The Great Commission is about working yourself out of a job.
I find that simple statement is a helpful way to describe the crux of our mission. In short, our task is replication; replication of disciples and replication of churches. Look back at the commission, go and make disciples of all nations, baptizing them, and teaching them to obey all that Christ has commanded. Being a disciple means making disciples. After all, we are not obeying all that has been commanded if we are missing the Great Commission!
The reverse can be stated as well. Can someone really call themselves a disciple of Christ if they are not following in his footsteps of making more disciples? We have a thin definition of disciple if it does not include regular evangelism or training of others. Perhaps we should be careful throwing the term disciple around without asking people if they have made a disciple.
People get a little nervous though, when you tell them they should be training others. Call it a gut feeling, but I think most Christians in North American churches feel unqualified to teach others anything substantial about the faith. I hear it a lot: “I wouldn’t know where to start,” or “I still need to learn more before I have anything to teach!” This, of course, reveals a misunderstandings of what discipleship means in the first place.
In a world of specialization, professionalism, and degrees, we have trained ourselves to think certification is necessary for education. People think the qualification to disciple comes from a role in the church (like pastor or deacon) or from academic training (like a seminary degree). In reality, the qualification to disciple comes from the status conferred by the gospel itself. Once a disciple, you are qualified to make disciples. It is as simple as that. In his helpful book, Side by Side, Ed Welch wisely states, “The wisdom of God is condensed in Christ and him crucified. If you know that wisdom, you are eminently qualified to help others” (Side buy Side, 56).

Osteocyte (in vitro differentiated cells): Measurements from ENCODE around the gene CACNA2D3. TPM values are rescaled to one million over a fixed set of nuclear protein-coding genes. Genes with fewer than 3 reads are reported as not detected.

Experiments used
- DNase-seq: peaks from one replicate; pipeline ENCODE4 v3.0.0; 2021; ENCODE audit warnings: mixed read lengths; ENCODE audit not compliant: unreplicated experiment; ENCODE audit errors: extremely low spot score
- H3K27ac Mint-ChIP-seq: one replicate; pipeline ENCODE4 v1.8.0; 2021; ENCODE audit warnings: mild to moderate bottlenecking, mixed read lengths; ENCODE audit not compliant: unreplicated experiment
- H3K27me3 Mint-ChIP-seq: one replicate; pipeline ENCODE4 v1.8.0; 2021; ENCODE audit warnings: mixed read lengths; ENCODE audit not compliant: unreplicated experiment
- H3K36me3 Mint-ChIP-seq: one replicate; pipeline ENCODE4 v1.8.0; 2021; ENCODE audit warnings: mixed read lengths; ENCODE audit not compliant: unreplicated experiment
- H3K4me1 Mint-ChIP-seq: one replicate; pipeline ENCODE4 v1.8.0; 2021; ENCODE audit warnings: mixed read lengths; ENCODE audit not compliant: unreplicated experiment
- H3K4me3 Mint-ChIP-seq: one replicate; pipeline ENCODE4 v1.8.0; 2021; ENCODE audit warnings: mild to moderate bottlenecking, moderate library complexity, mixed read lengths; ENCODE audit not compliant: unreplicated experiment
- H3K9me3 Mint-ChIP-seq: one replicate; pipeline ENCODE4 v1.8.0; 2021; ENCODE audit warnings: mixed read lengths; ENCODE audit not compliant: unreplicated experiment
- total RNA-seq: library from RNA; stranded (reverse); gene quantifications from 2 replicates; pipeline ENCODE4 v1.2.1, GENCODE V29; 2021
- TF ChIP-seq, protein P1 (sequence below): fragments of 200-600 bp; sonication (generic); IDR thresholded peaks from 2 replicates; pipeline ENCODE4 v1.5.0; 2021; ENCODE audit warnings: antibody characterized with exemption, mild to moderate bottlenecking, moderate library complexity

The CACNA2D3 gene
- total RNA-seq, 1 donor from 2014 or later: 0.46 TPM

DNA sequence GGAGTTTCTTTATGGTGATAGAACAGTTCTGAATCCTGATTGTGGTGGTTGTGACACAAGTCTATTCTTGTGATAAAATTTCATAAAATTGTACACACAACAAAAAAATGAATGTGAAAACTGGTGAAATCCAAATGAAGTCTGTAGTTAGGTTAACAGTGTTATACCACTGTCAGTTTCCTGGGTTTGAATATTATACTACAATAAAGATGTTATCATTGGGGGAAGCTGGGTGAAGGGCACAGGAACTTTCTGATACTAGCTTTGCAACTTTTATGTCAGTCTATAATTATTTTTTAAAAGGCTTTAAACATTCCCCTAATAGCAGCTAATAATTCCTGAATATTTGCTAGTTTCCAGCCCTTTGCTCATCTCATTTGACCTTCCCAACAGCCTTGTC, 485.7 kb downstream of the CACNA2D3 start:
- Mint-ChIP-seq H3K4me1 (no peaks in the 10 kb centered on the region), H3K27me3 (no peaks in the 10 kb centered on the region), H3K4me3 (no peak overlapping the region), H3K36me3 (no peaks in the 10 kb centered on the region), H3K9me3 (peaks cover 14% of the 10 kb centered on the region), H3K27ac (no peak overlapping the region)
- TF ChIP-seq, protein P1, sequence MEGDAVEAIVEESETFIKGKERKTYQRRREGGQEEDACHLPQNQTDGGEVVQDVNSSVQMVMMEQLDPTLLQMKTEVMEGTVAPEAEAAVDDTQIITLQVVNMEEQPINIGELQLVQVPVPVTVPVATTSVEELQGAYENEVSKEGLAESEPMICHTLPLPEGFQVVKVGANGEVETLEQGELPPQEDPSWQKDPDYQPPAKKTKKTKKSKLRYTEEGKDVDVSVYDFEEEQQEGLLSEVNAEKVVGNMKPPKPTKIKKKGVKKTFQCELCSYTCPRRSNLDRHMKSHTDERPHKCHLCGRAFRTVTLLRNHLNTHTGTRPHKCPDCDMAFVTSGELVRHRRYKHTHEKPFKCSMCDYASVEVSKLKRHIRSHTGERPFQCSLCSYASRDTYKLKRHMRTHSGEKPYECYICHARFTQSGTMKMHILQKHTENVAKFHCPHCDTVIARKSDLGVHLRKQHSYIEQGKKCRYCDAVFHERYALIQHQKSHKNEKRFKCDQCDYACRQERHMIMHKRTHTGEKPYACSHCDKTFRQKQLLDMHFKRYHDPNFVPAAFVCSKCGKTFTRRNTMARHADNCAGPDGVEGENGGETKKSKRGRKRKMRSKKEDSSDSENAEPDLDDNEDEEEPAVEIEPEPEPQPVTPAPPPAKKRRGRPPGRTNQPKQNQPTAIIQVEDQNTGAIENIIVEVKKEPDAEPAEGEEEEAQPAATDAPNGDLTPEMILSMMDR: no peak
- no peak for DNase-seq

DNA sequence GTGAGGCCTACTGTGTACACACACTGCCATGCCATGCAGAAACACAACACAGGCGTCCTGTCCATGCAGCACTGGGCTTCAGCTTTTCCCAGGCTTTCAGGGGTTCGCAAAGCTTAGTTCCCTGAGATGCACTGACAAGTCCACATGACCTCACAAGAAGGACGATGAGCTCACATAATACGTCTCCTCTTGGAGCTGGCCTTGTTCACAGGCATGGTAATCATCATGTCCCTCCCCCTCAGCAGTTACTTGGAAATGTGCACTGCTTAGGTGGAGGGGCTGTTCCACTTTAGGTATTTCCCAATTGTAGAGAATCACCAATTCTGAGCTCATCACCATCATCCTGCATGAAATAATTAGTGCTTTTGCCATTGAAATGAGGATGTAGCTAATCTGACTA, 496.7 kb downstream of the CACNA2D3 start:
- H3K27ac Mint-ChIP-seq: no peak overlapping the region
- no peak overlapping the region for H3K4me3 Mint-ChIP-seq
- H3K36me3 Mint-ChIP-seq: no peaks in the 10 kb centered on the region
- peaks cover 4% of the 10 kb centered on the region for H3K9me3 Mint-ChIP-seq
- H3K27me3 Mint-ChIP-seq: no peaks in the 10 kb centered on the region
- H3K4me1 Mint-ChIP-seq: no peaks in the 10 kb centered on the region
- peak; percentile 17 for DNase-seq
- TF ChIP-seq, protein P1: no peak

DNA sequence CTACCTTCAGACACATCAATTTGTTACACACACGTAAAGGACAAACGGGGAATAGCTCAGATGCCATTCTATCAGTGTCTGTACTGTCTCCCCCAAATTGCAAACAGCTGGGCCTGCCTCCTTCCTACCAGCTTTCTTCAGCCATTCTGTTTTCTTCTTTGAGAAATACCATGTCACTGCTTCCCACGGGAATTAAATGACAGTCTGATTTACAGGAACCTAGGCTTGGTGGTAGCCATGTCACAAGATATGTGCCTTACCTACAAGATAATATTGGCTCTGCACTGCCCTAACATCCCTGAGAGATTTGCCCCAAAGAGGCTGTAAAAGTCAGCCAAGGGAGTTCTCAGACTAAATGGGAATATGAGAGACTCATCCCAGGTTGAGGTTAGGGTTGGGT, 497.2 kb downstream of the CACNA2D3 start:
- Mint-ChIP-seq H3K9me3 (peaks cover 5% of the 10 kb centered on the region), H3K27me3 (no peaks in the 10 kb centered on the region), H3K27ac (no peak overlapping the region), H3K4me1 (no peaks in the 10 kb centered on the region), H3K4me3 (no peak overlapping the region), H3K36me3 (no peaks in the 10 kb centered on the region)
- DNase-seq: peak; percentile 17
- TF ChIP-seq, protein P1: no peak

In this way, discipleship is a path. The moment one steps on that path, they are compelled (commanded really) to begin inviting others onto the path. Those further down the path provide guidance to those behind. In this way, even the very newest Christian has a role to play in discipling others. This is what I mean by working yourself out of a job.
I am from Tennessee, and there is a wonderful state park there called Fall Creek Falls. One of my favorite things to do at the park is hike a gorge between the two biggest waterfalls. At the end is a several hundred foot climb up a steep bank. A large cable is suspended next to the bank to provide a hand hold. When a group of people hike the gorge together, they must all climb this trail up the side. It is narrow and winding, so a group must go up in stages. One or two people will climb the first part of the trail and start helping up the people behind them. Level after level, the group moves up in stages, those in the front raising those behind until they can assist the ones below them. At each stage, they replace themselves.
That is a picture of discipleship. We show people how to take our place. In that way, we replicate, we reproduce, we multiply. Pastors should always be identifying men in their congregation who can do what they do. Small group leaders should never lead a group without asking who will take over if they leave. Even those who just got baptized now have a faith to pass on to those in darkness. This is true of men, women, boys, and girls. Everyone is called to increasing maturity and responsibility in the body, and everyone is called to help others get there too. Every member has a function in the church, which means every member has a job to pass down the line.
Whether you just stepped onto the path or you are a seasoned traveler, work yourself out of a job.